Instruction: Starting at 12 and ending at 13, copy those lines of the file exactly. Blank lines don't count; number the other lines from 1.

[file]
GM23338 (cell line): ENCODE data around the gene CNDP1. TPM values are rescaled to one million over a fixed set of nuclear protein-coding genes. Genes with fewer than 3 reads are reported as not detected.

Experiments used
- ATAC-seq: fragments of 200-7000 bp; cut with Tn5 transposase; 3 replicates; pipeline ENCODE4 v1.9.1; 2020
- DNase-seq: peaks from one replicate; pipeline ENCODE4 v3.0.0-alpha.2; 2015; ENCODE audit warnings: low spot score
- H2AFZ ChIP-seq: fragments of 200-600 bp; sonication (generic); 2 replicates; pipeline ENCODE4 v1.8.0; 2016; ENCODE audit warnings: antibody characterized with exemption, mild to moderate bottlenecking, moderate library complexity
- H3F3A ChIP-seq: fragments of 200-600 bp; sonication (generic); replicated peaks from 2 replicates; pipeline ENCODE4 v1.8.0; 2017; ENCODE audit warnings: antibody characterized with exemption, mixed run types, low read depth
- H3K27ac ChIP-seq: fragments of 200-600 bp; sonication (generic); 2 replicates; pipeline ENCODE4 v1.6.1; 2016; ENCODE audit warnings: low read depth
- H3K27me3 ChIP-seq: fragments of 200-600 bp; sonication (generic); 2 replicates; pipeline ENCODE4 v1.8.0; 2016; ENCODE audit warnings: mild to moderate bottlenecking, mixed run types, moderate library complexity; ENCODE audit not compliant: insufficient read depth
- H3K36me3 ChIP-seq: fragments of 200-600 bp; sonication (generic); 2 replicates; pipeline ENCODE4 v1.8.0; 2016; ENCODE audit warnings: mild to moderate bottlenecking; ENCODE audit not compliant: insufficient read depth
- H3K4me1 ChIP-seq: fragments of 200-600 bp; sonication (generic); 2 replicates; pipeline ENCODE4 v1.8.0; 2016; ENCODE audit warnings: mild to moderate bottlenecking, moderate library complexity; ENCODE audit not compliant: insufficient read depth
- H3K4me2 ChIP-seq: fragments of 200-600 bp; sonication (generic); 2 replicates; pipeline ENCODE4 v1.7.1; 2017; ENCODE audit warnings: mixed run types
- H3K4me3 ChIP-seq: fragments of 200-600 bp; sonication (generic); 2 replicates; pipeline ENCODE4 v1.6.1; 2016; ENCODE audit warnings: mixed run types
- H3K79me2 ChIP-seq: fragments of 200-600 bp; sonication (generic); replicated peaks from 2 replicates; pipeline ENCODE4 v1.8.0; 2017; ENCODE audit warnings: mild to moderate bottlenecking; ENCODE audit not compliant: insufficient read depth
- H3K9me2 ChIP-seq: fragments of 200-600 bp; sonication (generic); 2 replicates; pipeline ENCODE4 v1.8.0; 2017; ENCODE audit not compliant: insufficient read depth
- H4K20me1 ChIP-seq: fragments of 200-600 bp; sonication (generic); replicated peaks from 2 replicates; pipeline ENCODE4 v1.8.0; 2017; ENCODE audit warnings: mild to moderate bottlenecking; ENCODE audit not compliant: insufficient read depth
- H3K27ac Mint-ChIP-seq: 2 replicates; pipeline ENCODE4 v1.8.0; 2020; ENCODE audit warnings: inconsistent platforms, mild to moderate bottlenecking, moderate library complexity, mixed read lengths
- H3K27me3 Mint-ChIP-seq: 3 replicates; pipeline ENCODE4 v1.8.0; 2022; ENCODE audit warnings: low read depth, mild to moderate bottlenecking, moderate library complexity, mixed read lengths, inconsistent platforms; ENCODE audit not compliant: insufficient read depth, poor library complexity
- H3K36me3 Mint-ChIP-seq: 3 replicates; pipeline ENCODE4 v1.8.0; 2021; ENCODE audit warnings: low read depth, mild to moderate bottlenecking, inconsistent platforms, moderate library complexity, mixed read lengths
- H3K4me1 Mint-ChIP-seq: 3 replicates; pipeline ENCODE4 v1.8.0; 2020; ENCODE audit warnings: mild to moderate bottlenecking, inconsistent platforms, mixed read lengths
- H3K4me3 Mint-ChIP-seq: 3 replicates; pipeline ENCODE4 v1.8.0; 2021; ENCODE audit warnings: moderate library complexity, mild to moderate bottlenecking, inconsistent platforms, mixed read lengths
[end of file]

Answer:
- H3K4me3 ChIP-seq: fragments of 200-600 bp; sonication (generic); 2 replicates; pipeline ENCODE4 v1.6.1; 2016; ENCODE audit warnings: mixed run types
- H3K79me2 ChIP-seq: fragments of 200-600 bp; sonication (generic); replicated peaks from 2 replicates; pipeline ENCODE4 v1.8.0; 2017; ENCODE audit warnings: mild to moderate bottlenecking; ENCODE audit not compliant: insufficient read depth